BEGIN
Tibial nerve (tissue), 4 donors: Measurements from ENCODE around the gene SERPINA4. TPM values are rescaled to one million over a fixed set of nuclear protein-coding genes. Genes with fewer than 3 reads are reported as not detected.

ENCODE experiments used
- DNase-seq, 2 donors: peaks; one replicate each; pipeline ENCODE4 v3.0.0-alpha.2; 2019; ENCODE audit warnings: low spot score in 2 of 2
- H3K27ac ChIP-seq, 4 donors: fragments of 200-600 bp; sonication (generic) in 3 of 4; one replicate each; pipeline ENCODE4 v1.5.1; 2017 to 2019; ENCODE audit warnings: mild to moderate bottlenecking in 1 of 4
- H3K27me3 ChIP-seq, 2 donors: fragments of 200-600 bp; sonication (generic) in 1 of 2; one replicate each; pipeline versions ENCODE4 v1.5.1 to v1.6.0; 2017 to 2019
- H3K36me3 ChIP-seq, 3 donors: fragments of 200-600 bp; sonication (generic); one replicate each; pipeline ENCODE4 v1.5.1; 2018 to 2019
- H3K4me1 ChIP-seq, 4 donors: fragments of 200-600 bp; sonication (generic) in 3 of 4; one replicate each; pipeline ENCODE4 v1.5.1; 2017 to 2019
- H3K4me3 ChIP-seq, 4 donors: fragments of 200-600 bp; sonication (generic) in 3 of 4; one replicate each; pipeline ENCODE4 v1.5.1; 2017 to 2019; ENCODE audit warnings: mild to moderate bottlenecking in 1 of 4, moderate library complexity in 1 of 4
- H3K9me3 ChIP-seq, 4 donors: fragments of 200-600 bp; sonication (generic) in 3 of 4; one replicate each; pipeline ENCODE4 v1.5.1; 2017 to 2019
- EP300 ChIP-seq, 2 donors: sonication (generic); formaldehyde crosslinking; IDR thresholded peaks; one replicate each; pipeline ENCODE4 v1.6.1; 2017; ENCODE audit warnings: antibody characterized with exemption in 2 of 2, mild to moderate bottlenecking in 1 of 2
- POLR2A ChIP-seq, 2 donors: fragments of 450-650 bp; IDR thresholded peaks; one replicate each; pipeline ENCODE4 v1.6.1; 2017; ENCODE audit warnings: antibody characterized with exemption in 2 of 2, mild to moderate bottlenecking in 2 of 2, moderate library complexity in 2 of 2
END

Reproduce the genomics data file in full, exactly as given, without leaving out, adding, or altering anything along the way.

Tibial nerve (tissue), 4 donors: Measurements from ENCODE around the gene SERPINA4. TPM values are rescaled to one million over a fixed set of nuclear protein-coding genes. Genes with fewer than 3 reads are reported as not detected.

ENCODE experiments used
- DNase-seq, 2 donors: peaks; one replicate each; pipeline ENCODE4 v3.0.0-alpha.2; 2019; ENCODE audit warnings: low spot score in 2 of 2
- H3K27ac ChIP-seq, 4 donors: fragments of 200-600 bp; sonication (generic) in 3 of 4; one replicate each; pipeline ENCODE4 v1.5.1; 2017 to 2019; ENCODE audit warnings: mild to moderate bottlenecking in 1 of 4
- H3K27me3 ChIP-seq, 2 donors: fragments of 200-600 bp; sonication (generic) in 1 of 2; one replicate each; pipeline versions ENCODE4 v1.5.1 to v1.6.0; 2017 to 2019
- H3K36me3 ChIP-seq, 3 donors: fragments of 200-600 bp; sonication (generic); one replicate each; pipeline ENCODE4 v1.5.1; 2018 to 2019
- H3K4me1 ChIP-seq, 4 donors: fragments of 200-600 bp; sonication (generic) in 3 of 4; one replicate each; pipeline ENCODE4 v1.5.1; 2017 to 2019
- H3K4me3 ChIP-seq, 4 donors: fragments of 200-600 bp; sonication (generic) in 3 of 4; one replicate each; pipeline ENCODE4 v1.5.1; 2017 to 2019; ENCODE audit warnings: mild to moderate bottlenecking in 1 of 4, moderate library complexity in 1 of 4
- H3K9me3 ChIP-seq, 4 donors: fragments of 200-600 bp; sonication (generic) in 3 of 4; one replicate each; pipeline ENCODE4 v1.5.1; 2017 to 2019
- EP300 ChIP-seq, 2 donors: sonication (generic); formaldehyde crosslinking; IDR thresholded peaks; one replicate each; pipeline ENCODE4 v1.6.1; 2017; ENCODE audit warnings: antibody characterized with exemption in 2 of 2, mild to moderate bottlenecking in 1 of 2
- POLR2A ChIP-seq, 2 donors: fragments of 450-650 bp; IDR thresholded peaks; one replicate each; pipeline ENCODE4 v1.6.1; 2017; ENCODE audit warnings: antibody characterized with exemption in 2 of 2, mild to moderate bottlenecking in 2 of 2, moderate library complexity in 2 of 2